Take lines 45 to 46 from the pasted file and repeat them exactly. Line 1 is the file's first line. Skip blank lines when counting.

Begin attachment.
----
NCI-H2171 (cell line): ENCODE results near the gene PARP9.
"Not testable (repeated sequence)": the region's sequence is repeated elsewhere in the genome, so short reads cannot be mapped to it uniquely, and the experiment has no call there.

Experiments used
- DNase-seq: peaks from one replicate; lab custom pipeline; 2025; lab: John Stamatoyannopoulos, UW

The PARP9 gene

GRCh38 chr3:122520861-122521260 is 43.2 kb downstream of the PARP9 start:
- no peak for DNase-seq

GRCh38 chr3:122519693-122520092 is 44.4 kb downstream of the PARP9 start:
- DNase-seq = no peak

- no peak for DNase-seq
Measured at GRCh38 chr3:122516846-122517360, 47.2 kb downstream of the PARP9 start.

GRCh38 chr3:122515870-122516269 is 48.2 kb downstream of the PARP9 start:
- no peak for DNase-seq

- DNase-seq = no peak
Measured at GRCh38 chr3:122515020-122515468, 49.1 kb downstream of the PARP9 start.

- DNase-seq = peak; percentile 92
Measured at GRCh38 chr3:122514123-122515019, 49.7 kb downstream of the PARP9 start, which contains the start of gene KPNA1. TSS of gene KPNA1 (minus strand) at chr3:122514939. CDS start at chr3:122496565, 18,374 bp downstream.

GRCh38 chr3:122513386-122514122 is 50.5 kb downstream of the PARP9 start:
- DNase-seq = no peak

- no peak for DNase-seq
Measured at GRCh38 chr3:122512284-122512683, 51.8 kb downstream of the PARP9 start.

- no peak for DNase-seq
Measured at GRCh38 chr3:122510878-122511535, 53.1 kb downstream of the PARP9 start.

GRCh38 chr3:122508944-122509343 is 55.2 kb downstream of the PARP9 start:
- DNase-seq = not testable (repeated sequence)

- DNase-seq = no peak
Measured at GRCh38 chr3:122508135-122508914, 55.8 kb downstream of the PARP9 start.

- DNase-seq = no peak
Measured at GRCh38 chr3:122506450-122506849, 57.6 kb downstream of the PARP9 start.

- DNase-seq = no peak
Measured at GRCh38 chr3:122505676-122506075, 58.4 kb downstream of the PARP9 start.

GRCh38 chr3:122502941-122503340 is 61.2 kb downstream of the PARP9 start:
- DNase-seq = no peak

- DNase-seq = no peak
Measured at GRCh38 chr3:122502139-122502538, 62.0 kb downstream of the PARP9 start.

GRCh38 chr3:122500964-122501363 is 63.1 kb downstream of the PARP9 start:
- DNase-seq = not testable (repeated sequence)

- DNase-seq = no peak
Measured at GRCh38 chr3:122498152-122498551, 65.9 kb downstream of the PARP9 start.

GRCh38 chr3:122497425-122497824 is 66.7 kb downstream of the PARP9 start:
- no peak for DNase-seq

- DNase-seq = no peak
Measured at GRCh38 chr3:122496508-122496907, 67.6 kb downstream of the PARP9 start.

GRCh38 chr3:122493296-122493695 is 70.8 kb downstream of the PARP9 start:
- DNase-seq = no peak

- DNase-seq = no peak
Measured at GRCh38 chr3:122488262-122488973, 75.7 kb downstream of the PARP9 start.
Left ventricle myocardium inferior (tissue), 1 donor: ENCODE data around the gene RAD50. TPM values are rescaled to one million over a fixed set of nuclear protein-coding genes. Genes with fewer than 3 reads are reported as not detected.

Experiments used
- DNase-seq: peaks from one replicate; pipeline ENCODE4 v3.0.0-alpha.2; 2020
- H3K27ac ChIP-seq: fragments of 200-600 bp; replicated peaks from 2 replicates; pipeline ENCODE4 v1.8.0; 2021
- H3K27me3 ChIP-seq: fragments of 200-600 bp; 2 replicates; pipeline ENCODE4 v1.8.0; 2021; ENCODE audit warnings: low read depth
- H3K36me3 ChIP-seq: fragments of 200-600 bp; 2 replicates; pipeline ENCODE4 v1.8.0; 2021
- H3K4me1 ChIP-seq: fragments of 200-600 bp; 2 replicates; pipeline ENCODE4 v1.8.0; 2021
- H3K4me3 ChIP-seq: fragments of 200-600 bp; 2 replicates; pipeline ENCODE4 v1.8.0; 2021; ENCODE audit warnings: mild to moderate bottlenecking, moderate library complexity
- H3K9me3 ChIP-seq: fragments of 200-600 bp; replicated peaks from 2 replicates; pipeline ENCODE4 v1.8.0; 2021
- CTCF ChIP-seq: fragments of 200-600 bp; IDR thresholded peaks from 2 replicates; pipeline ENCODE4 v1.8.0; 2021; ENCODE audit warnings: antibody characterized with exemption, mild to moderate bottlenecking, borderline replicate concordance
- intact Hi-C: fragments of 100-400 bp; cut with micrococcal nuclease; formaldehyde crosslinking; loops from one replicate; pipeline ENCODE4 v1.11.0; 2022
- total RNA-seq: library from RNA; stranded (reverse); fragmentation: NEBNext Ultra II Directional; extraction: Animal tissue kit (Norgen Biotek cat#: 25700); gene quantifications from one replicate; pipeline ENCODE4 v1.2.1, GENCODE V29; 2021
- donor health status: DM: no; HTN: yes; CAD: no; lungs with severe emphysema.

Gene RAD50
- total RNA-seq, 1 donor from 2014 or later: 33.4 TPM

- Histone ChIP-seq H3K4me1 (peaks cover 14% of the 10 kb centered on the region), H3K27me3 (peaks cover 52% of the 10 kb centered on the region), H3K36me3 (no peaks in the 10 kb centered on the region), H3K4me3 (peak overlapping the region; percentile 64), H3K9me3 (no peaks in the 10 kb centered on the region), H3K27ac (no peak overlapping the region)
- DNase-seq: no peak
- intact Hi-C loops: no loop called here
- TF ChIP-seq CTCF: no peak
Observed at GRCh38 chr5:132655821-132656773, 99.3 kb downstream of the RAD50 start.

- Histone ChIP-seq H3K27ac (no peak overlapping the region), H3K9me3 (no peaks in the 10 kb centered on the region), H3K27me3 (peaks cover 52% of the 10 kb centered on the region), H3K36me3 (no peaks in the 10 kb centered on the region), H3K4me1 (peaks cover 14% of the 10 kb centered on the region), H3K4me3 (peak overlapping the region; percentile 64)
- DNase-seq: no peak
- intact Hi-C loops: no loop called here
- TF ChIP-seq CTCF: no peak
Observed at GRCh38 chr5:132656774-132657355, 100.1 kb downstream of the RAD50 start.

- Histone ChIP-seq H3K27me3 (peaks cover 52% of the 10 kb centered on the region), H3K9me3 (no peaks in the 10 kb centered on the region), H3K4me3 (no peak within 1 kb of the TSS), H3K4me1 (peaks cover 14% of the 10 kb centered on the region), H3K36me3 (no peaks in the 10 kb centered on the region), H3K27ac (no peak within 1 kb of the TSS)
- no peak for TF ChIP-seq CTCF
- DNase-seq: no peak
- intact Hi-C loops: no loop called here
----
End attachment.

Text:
- DNase-seq = no peak

- DNase-seq = no peak